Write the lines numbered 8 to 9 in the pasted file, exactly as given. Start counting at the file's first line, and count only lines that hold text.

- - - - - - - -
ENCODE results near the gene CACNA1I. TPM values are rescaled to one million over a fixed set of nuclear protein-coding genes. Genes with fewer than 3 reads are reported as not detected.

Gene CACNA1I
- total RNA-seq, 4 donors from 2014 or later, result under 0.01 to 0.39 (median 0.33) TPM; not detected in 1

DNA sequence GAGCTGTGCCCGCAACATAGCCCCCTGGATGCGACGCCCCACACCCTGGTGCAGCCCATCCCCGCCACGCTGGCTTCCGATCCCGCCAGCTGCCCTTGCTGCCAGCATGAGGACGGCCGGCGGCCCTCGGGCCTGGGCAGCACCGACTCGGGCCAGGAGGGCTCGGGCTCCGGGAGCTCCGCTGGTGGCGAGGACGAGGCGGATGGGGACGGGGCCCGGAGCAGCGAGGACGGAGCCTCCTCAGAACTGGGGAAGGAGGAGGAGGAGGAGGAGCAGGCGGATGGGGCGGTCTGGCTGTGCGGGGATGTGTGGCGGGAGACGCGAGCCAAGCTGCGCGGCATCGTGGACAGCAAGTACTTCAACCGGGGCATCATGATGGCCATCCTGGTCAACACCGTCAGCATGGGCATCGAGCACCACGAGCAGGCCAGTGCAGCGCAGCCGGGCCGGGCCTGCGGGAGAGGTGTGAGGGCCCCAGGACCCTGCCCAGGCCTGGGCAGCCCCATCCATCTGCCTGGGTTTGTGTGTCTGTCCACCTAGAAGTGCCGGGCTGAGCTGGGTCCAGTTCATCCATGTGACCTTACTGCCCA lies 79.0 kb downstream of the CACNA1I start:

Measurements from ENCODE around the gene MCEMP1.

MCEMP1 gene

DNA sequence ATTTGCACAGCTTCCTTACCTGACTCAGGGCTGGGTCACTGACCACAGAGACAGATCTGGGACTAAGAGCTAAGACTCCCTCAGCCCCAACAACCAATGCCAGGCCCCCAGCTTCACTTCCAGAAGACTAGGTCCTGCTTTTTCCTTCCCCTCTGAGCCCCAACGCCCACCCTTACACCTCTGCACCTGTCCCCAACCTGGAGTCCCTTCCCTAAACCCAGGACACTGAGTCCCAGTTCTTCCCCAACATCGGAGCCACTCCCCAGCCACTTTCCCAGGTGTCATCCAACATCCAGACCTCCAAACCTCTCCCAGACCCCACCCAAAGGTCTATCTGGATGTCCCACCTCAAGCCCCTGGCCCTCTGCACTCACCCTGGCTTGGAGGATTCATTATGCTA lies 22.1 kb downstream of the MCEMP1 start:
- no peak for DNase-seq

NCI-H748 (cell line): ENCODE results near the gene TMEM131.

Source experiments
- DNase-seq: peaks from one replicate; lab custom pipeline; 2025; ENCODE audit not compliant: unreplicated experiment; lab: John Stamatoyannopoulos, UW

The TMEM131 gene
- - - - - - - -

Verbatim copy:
- no peak for DNase-seq

NCI-H748 (cell line): ENCODE results near the gene TMEM131.